Putin is the most senior among the leaders of the BRICS countries. In India, during the Putin era, three prime ministers have already been replaced, undemocratic China has changed three presidents of the PRC, four Brazilian presidents and three South African presidents have been replaced. Moreover, even if you look at the G20, the most representative club of global powers, it turns out that Putin is the most irremovable one. Even in case of kingdom of Saudi Arabia, Putin has witnessed a change of the monarch due to natural reasons just a couple of years ago. In the G20 countries (minus the EU) the executive power has been replaced on average 4.3 times over the past 18 years, despite the fact that not all of these countries are democratic in the strict canonical sense of the word. If you add 6 more years of Putin's rule, the proportion will increase to almost 6 rotations of power on average during Putin's tenure in power.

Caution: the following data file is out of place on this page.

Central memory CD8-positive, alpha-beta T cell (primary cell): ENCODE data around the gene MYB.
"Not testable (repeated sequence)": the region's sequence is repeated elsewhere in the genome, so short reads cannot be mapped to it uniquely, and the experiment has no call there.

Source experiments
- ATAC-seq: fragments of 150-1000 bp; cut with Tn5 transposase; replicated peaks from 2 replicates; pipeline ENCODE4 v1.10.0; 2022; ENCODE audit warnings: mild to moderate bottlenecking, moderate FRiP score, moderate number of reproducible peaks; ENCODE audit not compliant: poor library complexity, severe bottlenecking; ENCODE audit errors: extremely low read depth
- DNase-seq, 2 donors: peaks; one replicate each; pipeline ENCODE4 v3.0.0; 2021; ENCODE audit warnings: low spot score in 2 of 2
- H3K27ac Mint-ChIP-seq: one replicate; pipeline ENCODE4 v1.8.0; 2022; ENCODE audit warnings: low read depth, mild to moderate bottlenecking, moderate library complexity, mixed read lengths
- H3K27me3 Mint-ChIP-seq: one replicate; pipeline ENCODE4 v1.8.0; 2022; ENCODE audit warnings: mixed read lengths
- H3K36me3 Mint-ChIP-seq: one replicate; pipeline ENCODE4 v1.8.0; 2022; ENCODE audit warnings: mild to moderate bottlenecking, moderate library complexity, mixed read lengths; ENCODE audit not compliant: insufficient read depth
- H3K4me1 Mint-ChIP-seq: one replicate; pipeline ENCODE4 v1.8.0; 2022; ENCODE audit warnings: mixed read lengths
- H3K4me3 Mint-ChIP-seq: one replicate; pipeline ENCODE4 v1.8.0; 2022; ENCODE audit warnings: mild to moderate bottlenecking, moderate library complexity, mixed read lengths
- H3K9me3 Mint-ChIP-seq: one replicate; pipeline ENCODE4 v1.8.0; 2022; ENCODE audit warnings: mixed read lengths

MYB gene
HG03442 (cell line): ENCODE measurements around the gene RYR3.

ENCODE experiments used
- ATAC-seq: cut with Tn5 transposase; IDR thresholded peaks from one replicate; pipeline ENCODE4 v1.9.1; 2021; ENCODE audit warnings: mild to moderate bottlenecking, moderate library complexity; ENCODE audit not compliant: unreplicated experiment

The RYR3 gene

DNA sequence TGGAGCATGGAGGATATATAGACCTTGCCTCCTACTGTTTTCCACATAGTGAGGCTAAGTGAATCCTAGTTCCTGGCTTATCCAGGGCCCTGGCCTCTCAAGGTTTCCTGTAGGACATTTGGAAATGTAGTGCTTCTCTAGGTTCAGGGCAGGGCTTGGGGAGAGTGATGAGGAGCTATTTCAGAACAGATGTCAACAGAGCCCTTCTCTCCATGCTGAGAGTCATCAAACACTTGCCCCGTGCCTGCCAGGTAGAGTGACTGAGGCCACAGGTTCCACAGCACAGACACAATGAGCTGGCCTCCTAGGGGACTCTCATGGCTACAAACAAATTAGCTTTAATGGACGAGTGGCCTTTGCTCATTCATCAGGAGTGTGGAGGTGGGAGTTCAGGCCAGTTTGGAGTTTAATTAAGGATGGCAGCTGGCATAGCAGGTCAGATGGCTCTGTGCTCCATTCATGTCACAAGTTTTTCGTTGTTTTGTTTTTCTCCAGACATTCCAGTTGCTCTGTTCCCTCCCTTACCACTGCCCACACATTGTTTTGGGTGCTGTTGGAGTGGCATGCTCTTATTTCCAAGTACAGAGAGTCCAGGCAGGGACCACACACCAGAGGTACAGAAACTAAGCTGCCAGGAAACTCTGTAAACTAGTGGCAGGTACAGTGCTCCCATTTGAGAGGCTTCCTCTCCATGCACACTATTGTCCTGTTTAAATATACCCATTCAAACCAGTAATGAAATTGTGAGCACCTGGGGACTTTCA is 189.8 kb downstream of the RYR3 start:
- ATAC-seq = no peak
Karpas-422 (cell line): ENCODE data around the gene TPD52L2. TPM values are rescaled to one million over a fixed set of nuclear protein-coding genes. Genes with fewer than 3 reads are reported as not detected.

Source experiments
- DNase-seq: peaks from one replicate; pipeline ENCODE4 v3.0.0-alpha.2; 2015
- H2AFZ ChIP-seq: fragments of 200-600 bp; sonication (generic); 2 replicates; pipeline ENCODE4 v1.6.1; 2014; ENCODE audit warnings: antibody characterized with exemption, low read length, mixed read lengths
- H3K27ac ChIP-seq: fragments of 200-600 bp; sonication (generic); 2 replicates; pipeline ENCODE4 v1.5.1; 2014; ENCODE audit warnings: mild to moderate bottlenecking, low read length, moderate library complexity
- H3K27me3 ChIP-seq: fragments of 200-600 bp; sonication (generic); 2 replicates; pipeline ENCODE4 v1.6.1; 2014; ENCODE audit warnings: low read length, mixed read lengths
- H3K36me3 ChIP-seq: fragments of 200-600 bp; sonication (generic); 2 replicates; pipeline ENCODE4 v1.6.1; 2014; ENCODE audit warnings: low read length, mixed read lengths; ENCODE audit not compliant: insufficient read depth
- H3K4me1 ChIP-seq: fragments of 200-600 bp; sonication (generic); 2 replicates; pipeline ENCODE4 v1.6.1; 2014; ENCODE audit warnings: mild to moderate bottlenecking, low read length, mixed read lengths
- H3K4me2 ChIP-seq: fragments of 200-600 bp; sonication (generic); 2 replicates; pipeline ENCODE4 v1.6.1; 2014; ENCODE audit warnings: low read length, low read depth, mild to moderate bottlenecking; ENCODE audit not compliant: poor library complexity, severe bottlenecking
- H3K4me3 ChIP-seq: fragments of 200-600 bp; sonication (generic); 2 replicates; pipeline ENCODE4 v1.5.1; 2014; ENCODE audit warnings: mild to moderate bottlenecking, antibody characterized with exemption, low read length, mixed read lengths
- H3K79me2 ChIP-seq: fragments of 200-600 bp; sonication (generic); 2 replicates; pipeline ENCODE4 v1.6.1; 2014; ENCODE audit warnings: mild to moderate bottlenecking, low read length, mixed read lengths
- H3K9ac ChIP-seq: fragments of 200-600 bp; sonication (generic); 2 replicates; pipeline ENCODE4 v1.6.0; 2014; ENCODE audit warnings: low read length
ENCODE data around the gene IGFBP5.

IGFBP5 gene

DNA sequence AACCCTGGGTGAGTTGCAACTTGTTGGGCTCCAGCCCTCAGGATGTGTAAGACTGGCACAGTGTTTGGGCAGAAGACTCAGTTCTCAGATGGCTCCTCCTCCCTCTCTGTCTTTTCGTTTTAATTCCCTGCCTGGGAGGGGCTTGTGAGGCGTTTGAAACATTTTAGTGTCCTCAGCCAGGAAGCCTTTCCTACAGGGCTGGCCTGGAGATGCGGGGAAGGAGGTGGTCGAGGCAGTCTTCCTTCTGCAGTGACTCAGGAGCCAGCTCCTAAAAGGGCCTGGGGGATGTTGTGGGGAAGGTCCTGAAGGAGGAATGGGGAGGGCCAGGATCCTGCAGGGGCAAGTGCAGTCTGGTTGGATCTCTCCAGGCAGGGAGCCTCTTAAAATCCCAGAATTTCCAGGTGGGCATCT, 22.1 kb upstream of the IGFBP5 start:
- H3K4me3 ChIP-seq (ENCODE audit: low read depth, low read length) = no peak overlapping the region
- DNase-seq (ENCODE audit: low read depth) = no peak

All this means only one thing: now is the perfect occasion to think about what to do next. It makes no sense to wait until March 2018, when Putin will be officially re-elected for another term.
Question for the West
The countries of the West, which over the last few years declared the need to fight / deter / change Putin's Russia, have not yet developed an obvious strategy for relations with Russia. Almost 4 years have passed since the annexation of the Crimean Peninsula. But that has not been enough time to establish that Putin has not changed his foreign policy course in response to Western opprobrium. Instead, he has doubled down (whether in Ukraine, Syria, or during the elections in the countries of the West). He has proved unwilling to refuse confrontation due to economic difficulties, sanctions and low energy prices. A number of attempts "to return Russia to dialogue" or to set up a new "business as usual" turned out to be a failure, although even in theory they could have not brought the desired result anyway.